Banking Securely Online
Online banking continues to present challenges to your financial security and personal privacy. Millions of people have had their checking accounts compromised. If you are going to use online banking to conduct financial transactions, you should make yourself aware of the risks and take precautions to minimize them. The following practices, which are discussed further in this paper, can help you avoid common security problems associated with online banking:
- Review all privacy and policy information.
- Use unique and hard to guess login information.
- Protect your computer.
- Check your account balance regularly.
- Pay using credit cards.
- Do not access your account from public locations.
- Verify email correspondence from bank.
- If your account is compromised, take swift action.
Attacks that Target Online Banking
Several types of electronic fraud specifically target online banking. Some of the more popular types are described below:
Phishing attacks use fake email messages from an agency or individual pretending to represent your bank or financial institution. The email asks you to provide sensitive information (name, password, account number, and so forth) and provides links to a counterfeit web site. If you follow the link and provide the requested information, intruders can access your personal account information and finances.
In some cases, pop-up windows can appear in front of a copy of a genuine bank web site. The real web site address is displayed; however, any information you type directly into the pop-up will go to unauthorized users. In a similar scheme, called “Vishing,” a person calls you and pretends to be a bank representative seeking to verify account information.
Malware is the term for maliciously crafted software code. Special computer programs now exist that enable intruders to fool you into believing that traditional security is protecting you during online banking transactions. Attacks involving malware are a factor in online financial crime.
Pharming attacks involve the installation of malicious code on your computer; however, they can take place without any conscious action on your part. In one type of pharming attack, you open an email, or an email attachment, that installs malicious code on your computer. Later, you go to a fake web site that closely resembles your bank or financial institution. Any information you provide during a visit to the fake site is made available to malicious users.
All the attack types listed above share one characteristic; they are created using technology but, in order to succeed, they need you to provide information:
- In phishing attacks, you must provide the information or visit links.
- With malware, you must be tricked into performing actions you would not normally do. You would have to install the malware on your computer either by running a program, such as an email attachment, or by visiting a web site through email or instant message link. Then, you would have to submit your bank login information. Your financial information would be at risk only after you performed all these steps.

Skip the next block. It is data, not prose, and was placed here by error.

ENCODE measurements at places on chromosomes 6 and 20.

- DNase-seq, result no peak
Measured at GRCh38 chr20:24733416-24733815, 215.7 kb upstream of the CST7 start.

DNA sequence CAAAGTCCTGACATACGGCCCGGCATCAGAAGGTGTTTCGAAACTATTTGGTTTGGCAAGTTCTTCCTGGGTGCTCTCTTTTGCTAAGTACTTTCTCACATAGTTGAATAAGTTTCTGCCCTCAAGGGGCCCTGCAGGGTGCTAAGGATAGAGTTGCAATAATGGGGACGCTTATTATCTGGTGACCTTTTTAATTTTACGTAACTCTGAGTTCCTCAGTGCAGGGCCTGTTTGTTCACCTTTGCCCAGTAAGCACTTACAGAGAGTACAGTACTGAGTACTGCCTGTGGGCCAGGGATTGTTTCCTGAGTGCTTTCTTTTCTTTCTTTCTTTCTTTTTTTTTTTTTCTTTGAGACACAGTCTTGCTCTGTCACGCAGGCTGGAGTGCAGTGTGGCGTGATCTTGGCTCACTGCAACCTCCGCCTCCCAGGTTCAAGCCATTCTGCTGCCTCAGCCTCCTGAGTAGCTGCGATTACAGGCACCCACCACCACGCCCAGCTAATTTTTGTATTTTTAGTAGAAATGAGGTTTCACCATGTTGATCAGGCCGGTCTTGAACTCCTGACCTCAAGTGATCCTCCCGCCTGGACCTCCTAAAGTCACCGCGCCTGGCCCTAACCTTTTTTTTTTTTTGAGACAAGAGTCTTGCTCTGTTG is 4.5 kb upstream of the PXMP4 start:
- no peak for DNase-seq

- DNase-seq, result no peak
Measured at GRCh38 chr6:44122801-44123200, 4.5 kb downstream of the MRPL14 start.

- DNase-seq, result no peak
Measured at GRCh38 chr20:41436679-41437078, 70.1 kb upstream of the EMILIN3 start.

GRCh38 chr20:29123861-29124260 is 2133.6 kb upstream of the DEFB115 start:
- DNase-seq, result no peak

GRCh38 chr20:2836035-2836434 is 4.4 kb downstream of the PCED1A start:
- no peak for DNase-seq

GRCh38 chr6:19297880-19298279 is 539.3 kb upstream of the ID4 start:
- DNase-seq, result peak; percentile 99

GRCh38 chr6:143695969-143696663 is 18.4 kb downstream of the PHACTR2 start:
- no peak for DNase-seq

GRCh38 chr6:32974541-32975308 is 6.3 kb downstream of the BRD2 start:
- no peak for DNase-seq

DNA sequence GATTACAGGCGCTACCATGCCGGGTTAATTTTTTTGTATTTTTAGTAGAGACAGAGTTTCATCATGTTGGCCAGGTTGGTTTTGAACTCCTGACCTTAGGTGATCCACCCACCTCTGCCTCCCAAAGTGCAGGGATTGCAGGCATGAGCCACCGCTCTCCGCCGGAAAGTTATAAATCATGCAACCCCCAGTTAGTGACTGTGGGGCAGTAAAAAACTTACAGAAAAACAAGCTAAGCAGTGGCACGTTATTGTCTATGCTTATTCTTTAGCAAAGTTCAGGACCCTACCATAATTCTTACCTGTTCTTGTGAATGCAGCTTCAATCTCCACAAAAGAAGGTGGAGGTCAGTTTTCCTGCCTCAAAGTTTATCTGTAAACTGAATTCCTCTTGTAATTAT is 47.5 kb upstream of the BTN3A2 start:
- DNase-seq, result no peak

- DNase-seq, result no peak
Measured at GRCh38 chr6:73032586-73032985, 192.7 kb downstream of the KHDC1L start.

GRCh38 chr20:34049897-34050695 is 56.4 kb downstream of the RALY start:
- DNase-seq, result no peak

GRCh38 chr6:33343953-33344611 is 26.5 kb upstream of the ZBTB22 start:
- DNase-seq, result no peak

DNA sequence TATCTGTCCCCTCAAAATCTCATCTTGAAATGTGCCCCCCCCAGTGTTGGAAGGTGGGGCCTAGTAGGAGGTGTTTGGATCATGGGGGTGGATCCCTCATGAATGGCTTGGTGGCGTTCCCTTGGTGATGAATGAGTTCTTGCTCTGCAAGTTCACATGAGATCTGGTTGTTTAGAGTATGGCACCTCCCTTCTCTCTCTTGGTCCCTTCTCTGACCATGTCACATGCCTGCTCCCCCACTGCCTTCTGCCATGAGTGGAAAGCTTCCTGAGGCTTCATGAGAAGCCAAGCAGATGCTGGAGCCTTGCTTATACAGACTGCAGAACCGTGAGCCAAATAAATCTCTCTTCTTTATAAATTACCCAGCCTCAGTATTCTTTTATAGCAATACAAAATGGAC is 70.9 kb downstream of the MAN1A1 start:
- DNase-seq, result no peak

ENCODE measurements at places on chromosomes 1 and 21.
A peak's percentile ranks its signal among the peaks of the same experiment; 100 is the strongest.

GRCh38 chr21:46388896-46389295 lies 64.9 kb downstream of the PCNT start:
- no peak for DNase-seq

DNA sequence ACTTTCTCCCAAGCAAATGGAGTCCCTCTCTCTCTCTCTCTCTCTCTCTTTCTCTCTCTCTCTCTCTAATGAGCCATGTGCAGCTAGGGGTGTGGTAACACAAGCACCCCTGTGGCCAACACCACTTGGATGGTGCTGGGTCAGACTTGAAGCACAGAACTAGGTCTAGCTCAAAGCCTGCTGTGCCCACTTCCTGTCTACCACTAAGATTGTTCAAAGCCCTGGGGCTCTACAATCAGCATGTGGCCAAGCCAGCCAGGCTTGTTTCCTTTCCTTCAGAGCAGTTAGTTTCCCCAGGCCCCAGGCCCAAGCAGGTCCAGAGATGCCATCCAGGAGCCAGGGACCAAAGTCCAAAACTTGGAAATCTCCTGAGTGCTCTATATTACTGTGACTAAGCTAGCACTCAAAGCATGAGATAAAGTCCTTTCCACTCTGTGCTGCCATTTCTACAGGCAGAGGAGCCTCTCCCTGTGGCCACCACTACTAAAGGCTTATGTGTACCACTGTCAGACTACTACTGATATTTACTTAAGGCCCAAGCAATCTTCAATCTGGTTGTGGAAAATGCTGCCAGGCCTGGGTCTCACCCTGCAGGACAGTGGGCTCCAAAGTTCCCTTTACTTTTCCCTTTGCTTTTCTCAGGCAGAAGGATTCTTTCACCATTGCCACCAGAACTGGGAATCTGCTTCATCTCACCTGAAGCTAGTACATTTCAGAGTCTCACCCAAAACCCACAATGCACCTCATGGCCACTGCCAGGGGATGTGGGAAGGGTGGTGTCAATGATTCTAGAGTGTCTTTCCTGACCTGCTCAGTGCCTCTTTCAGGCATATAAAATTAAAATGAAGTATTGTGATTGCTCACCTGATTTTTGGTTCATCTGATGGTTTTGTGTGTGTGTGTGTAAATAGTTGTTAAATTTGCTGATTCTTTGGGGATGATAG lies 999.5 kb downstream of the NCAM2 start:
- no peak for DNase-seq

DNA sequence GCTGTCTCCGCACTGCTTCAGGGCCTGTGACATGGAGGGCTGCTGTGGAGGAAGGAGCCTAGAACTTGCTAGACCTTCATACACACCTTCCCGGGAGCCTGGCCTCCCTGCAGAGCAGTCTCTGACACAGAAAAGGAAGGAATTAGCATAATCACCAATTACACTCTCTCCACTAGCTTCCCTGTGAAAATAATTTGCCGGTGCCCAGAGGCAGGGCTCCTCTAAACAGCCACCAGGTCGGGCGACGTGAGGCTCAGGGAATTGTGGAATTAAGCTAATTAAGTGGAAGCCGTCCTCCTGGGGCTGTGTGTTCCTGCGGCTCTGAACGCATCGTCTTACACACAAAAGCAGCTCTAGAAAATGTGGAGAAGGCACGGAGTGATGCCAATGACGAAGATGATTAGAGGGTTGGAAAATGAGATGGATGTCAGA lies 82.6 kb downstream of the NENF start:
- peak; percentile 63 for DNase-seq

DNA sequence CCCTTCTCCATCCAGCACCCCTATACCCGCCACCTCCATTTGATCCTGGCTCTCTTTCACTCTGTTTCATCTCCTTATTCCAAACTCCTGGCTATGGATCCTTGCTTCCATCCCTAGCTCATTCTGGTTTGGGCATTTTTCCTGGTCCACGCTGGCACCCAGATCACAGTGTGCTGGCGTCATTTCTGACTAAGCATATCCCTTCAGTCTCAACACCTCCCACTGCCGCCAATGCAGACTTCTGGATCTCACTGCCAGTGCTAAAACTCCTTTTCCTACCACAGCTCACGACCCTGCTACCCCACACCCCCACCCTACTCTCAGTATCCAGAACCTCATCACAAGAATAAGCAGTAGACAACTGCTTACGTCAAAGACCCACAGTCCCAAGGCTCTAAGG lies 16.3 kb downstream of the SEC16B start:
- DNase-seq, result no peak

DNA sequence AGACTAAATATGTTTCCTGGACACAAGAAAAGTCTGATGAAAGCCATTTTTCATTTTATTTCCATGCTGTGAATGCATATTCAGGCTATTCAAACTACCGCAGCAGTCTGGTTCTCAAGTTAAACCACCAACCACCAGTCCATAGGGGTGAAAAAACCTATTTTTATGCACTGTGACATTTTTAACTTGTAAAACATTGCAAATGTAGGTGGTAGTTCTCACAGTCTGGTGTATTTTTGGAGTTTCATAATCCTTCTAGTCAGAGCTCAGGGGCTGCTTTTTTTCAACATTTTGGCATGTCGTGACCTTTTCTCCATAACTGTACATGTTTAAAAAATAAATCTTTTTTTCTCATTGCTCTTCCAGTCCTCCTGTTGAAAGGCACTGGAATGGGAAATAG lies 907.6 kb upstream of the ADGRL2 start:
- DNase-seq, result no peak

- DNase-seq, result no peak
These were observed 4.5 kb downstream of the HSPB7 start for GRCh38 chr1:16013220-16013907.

- With pharming attacks, you must open an email, or email attachment, to become vulnerable. You then visit a fake website and, without your knowledge, provide information that compromises your financial identity.
Tips for Safe Online Banking
When it comes to online banking, there is no way to absolutely guarantee your safety. However, good practices do exist that can reduce the risks posed to your online accounts. Here are some tips to remain safe while online banking:
- Review your bank’s information about its online privacy policies and practices.
- For security purposes, choose an online personal identification number (PIN) that is unique and hard to guess.
- Install anti-virus, firewall, and anti-spyware programs on your computer and keep them up to date.
- Regularly check your online account balance for unauthorized activity.
- Use a credit card to pay for online goods and services.
- Avoid situations where personal information can be intercepted, retrieved, or viewed by unauthorized individuals.
- If you receive email correspondence about a financial account, verify its authenticity by contacting your bank or financial institution. If you have disclosed financial information to a fraudulent web site, file reports with the following organizations: your bank, the local police, the Federal Trade Commission, the Internet Crime Complaint Center, and the three major credit bureaus – Equifax, Experian, and TransUnion.
Online banking involves certain risks. It is important to educate yourself about these risks, how unauthorized access to your financial information occurs, and the steps you can take to protect your financial information. Learning about your rights and responsibilities as an online banking consumer can make a difference to your financial well-being changing the age-old saying “A penny saved is a penny earned” to “A penny saved is a penny kept.”
Source: Department of Homeland Security, Banking Securely Online, Stop.Think.Connect. Campaign